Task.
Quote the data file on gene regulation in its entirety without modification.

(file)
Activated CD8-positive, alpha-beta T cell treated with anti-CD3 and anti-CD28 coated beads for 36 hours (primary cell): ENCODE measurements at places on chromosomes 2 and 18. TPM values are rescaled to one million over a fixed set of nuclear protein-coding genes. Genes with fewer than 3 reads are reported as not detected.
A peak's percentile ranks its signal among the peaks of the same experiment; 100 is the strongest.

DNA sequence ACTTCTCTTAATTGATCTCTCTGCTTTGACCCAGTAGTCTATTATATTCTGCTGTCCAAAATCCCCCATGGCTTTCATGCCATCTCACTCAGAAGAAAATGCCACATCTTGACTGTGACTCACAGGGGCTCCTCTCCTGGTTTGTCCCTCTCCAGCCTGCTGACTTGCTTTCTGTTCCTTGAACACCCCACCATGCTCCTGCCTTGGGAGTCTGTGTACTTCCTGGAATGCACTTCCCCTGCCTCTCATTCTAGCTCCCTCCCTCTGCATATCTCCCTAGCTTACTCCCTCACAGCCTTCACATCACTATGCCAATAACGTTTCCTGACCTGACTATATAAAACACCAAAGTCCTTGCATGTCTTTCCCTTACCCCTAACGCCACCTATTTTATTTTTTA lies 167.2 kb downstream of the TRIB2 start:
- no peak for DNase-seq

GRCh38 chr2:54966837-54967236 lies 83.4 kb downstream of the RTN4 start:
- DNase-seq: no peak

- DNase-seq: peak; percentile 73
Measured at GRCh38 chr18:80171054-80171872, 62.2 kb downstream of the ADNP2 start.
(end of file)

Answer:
Activated CD8-positive, alpha-beta T cell treated with anti-CD3 and anti-CD28 coated beads for 36 hours (primary cell): ENCODE measurements at places on chromosomes 2 and 18. TPM values are rescaled to one million over a fixed set of nuclear protein-coding genes. Genes with fewer than 3 reads are reported as not detected.
A peak's percentile ranks its signal among the peaks of the same experiment; 100 is the strongest.

DNA sequence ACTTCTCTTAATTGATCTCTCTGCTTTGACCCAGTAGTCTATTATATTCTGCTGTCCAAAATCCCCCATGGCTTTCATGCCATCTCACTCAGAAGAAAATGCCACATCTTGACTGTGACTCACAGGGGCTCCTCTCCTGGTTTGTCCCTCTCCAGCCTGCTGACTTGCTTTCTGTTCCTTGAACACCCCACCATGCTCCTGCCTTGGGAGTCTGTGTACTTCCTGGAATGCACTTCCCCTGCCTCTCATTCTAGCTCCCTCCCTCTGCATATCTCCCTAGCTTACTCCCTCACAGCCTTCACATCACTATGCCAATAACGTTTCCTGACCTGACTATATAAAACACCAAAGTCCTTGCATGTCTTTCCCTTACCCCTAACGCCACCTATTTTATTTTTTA lies 167.2 kb downstream of the TRIB2 start:
- no peak for DNase-seq

GRCh38 chr2:54966837-54967236 lies 83.4 kb downstream of the RTN4 start:
- DNase-seq: no peak

- DNase-seq: peak; percentile 73
Measured at GRCh38 chr18:80171054-80171872, 62.2 kb downstream of the ADNP2 start.